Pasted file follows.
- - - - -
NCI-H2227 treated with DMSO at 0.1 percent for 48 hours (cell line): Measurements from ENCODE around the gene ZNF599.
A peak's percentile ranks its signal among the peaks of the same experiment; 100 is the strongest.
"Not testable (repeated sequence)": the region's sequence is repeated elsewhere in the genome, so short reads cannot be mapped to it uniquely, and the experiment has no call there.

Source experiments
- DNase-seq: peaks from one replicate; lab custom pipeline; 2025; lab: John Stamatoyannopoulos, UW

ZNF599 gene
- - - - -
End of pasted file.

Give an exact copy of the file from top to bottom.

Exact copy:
NCI-H2227 treated with DMSO at 0.1 percent for 48 hours (cell line): Measurements from ENCODE around the gene ZNF599.
A peak's percentile ranks its signal among the peaks of the same experiment; 100 is the strongest.
"Not testable (repeated sequence)": the region's sequence is repeated elsewhere in the genome, so short reads cannot be mapped to it uniquely, and the experiment has no call there.

Source experiments
- DNase-seq: peaks from one replicate; lab custom pipeline; 2025; lab: John Stamatoyannopoulos, UW

ZNF599 gene